It’s no secret that Berlin isn’t too pretty and you don’t find a Medieval gem hidden round each corner, but frankly that’s not why you would visit so no shame in that. But if you are on the lookout for some old palaces, grand gardens and cute streets then look no further than Potsdam and bask in the glory of Frederick the Great’s architectural legacy.
And is it worth it? Yes, and I’d have been gutted if I had not gone, and ended up going twice. On the western edge of Park Sanssouci is the Neues Palais (take a bus from the station or hire a bike, although make sure you book in advance on sunny weekends) and then I wandered through the park past the Orangerie, the Chinese House and on to Schloss Sansoucci, Mr the Great’s favourite palace.
Maybe because it was the first one I saw or maybe because it is actually the most impressive, the Neues Palais stands out for me. It’s huge, it’s imposing, it’s incredible that anyone needed so many palaces, but apparently they did, and it’s possibly even more impressive than Pemberley, although Mr Darcy would probably make a more accommodating flatmate than Fred.
But what is more impressive is just wandering around the park on a sunny day and enjoying a completely different experience to Berlin, each part of the park you come across is interesting in it’s own right, and I’m sure I missed loads even after going twice. So you should go and check it out, even on a short trip to Berlin.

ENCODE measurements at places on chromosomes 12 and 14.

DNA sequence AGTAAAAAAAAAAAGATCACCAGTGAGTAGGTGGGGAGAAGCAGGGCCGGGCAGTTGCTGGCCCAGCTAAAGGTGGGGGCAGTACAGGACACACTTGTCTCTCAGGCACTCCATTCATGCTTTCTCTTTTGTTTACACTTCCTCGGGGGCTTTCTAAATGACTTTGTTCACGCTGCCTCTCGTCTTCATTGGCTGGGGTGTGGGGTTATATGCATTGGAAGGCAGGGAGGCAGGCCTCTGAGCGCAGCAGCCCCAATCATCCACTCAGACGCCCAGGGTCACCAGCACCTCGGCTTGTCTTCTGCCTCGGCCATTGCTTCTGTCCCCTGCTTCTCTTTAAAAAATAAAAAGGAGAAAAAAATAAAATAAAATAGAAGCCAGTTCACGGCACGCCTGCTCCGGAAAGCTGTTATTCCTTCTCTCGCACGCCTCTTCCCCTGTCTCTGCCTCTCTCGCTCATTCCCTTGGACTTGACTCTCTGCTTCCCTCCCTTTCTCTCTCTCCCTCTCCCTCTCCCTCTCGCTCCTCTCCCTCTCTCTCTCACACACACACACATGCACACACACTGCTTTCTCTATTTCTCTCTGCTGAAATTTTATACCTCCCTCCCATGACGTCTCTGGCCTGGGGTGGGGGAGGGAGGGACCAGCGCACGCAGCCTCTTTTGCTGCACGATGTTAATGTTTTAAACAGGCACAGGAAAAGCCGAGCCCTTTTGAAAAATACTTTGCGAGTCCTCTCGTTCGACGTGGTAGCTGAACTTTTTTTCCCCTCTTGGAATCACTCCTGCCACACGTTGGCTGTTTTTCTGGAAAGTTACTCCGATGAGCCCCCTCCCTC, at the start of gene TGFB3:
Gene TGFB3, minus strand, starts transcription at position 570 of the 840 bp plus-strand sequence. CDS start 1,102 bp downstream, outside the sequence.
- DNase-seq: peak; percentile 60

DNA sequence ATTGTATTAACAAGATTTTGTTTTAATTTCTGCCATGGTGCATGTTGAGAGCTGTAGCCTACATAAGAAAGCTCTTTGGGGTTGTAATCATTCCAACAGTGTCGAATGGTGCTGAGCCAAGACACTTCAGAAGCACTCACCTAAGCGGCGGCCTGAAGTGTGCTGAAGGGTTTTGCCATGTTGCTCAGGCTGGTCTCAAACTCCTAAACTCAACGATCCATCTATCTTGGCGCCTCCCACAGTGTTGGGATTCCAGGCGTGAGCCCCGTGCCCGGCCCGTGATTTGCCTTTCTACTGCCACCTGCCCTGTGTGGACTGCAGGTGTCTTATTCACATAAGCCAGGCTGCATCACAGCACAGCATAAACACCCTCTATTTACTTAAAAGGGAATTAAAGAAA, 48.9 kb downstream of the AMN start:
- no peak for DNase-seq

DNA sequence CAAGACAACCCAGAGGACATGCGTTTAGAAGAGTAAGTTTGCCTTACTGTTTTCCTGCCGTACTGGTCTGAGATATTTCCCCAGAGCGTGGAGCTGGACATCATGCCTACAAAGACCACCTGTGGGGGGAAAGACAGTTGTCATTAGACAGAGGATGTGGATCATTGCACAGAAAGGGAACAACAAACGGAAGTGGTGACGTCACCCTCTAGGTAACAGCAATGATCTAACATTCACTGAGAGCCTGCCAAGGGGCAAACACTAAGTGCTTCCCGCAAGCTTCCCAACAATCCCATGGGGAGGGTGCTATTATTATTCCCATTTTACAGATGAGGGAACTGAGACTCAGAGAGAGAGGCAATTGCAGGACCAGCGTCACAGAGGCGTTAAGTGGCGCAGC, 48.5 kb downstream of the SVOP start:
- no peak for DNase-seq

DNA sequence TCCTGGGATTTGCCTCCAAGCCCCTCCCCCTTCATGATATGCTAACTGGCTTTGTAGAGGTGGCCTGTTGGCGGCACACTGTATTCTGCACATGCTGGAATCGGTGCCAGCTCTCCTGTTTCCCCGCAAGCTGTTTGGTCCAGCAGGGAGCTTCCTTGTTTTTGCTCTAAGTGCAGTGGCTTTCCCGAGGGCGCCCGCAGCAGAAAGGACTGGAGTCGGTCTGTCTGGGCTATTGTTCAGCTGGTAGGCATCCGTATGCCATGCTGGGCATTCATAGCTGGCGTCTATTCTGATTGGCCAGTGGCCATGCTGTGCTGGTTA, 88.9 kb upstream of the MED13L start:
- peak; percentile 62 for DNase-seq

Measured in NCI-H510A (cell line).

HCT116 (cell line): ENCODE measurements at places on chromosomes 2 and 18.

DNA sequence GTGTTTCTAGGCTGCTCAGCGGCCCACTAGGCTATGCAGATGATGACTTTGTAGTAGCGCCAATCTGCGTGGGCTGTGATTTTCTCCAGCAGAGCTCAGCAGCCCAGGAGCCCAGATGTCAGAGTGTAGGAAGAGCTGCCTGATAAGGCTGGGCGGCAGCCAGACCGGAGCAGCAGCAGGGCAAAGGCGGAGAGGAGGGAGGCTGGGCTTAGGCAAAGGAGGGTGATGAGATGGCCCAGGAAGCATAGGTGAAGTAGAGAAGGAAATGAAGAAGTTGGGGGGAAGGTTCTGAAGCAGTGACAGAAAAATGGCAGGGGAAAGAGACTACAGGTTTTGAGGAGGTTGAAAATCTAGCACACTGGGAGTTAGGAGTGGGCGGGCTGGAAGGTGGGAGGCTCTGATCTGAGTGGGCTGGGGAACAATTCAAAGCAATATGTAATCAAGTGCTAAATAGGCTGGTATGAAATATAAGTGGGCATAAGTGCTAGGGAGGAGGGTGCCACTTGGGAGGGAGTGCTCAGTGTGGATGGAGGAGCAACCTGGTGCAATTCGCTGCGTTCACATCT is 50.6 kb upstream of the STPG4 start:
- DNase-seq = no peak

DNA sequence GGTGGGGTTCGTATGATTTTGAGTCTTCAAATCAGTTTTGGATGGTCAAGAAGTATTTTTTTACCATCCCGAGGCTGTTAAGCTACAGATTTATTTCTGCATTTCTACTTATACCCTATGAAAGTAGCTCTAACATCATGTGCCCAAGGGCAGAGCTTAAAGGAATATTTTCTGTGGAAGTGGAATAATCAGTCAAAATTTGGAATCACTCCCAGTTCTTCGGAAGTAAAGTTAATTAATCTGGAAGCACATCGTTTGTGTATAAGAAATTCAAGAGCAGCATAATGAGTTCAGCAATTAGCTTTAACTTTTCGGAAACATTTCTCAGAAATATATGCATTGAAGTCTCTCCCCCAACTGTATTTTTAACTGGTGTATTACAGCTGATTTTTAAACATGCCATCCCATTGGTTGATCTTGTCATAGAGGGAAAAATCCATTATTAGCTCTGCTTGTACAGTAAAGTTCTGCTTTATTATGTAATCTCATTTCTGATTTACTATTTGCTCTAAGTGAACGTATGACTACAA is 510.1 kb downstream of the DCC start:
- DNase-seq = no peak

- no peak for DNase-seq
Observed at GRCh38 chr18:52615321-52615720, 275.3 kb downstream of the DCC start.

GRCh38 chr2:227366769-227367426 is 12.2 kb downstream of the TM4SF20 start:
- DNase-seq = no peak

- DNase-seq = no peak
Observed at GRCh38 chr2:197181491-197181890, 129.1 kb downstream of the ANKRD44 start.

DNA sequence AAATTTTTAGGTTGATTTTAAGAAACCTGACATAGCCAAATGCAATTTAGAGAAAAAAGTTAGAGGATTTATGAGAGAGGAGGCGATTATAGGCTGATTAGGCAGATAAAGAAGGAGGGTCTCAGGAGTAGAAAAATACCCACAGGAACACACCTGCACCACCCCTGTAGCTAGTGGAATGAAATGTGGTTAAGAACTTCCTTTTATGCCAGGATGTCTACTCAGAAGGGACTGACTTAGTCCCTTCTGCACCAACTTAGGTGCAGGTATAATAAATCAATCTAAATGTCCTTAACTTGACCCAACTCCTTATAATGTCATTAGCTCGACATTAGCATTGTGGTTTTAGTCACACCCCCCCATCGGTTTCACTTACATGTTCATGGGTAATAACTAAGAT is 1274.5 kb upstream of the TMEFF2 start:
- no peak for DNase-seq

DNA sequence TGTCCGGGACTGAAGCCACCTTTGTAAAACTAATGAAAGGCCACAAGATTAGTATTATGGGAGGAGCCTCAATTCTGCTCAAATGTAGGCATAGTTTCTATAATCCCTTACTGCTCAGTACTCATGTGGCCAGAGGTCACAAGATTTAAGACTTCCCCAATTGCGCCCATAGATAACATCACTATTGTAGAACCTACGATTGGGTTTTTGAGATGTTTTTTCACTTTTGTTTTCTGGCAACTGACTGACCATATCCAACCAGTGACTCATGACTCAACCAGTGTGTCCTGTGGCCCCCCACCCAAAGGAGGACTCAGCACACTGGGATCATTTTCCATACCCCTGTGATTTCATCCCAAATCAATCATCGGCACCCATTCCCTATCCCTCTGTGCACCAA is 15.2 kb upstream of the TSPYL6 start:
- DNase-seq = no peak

Potsdam itself is a nice place to explore, have some drinks, some food, a spot of shopping, and generally relax. We had lunch at Backstolz (on Dorturstrasse, just off Brandenburger Strasse) which was really nice.
To the south west of Berlin are the Wannsee lakes and the great Strandbad Wannsee, the largest inland lido in Europe. This is one of my favourite places to visit when in Berlin. If the weather's good what could be better than a day at the 'beach', having a swim and watching the boats sail by? Who would believe this is just a tube journey away from central Berlin. A short walk through the Grundewald from Nicholassee S-bahn and the lake opens up before your eyes!
Google map: bit.ly/UU2Iob
One of Germany's most beautiful natural areas is only an hour and a half by train from Berlin's Hauptbahnhof. The Spree Forest is laced with lakes and canals channelled from the Spree River hundreds of years ago. There are barges with guides for a relaxing glide through the forest, or canoes for a more energetic exploration. The local dill, mustard and herb-flavoured gherkins taste good with locally smoked fish sandwiches. There are plenty of paths for walking and cycling, and there's hot-air ballooning if the weather is right. A glass of refreshing Lübbenauer Babbenbier is the traditional way to end the day before heading home.
I lived in a university guest house behind the scenes in the gardens a while back and spent hours each day wandering around. The most fascinating walk takes you through the northern hemisphere temperate zones, starting with swamp cypress from the south-eastern US through Japan and China and onwards, ending with a typical German beech wood near the northern exit.
Hidden away in Berlin's laid back East Side, this back-of-a-boatshed haunt for recovering weekenders and general misfits exemplifies the best of Berlin's DIY bar culture. Comfily lo-fi, still manages a natural tree-covered canopy, a covered cinema, consistently brilliant music, and plenty of canalside seats (even if that means sitting in a boat). Staff are friendly and sound without being too-cool-for-school, and atmosphere will accommodate everyone happily, whatever your pleasure. Only in Berlin...